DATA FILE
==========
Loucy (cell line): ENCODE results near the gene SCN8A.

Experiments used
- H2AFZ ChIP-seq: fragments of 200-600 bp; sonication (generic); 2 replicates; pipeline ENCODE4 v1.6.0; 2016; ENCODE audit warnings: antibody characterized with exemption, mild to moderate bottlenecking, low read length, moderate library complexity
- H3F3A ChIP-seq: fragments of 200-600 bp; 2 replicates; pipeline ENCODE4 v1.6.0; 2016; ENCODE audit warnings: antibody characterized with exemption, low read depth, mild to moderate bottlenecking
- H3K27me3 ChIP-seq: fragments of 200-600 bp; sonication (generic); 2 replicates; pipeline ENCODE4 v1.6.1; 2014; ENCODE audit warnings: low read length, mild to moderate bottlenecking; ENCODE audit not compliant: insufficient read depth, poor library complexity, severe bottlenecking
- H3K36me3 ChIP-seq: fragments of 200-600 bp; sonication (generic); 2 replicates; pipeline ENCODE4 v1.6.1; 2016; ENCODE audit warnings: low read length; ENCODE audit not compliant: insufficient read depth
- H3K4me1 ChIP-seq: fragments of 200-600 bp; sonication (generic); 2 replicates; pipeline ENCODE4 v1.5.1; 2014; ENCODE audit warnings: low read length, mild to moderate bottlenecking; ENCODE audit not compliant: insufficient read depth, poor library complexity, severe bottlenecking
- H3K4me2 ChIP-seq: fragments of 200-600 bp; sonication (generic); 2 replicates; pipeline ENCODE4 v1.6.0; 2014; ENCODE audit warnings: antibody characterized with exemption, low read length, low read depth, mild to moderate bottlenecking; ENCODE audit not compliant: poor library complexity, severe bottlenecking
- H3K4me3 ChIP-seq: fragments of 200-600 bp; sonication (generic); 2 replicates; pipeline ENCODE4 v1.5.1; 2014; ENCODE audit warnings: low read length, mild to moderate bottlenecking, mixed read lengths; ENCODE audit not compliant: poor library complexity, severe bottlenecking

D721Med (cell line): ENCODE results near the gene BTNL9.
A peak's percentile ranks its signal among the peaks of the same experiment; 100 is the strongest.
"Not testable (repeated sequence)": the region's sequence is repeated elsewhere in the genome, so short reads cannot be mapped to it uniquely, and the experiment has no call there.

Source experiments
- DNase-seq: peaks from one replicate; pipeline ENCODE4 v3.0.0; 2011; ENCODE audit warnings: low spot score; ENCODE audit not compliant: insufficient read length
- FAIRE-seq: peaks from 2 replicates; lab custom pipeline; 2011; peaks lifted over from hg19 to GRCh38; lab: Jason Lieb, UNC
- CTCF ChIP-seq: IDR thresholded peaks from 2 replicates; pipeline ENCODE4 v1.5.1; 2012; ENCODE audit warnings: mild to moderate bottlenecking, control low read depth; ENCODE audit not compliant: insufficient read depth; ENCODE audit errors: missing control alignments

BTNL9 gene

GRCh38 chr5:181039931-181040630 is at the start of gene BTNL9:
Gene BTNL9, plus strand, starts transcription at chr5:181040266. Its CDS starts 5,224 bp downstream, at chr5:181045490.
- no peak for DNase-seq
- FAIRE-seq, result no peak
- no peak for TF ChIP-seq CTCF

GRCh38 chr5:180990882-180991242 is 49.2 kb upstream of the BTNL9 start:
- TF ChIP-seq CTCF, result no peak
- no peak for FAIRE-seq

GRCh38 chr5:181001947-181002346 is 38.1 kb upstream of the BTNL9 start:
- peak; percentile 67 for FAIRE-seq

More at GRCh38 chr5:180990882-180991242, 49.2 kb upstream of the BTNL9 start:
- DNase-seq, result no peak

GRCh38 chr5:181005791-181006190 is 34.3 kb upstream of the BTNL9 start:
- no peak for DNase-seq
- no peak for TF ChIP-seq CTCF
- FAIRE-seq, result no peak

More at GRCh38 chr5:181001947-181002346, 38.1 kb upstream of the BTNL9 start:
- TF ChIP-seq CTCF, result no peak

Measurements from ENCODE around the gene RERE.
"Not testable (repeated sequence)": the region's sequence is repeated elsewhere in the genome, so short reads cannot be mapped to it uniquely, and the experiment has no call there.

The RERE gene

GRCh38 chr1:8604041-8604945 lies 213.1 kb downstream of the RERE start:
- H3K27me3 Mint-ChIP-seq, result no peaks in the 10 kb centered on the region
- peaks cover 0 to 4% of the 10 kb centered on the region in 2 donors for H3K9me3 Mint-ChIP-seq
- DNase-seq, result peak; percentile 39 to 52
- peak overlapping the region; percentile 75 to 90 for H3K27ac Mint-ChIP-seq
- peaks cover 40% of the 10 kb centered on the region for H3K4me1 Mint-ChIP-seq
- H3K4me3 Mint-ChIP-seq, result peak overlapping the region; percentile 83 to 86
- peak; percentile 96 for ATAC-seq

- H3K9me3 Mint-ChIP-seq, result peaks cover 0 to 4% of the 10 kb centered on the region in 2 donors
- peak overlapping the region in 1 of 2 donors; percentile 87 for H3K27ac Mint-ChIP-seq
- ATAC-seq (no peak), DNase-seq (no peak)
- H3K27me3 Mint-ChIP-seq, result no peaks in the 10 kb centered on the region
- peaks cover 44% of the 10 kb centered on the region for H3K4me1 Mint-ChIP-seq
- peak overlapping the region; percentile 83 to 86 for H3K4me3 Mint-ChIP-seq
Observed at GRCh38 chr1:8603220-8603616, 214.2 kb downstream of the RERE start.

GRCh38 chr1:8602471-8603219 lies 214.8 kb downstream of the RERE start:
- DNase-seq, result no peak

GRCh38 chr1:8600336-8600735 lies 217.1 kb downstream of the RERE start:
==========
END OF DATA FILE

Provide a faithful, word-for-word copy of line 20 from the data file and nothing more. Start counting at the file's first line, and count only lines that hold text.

- no peak for DNase-seq